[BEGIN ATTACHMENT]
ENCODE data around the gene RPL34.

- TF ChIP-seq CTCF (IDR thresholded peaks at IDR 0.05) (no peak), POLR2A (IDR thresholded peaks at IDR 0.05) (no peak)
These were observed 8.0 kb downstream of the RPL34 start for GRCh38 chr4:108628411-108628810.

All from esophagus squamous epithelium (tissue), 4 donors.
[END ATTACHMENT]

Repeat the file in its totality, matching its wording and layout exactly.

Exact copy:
ENCODE data around the gene RPL34.

- TF ChIP-seq CTCF (IDR thresholded peaks at IDR 0.05) (no peak), POLR2A (IDR thresholded peaks at IDR 0.05) (no peak)
These were observed 8.0 kb downstream of the RPL34 start for GRCh38 chr4:108628411-108628810.

All from esophagus squamous epithelium (tissue), 4 donors.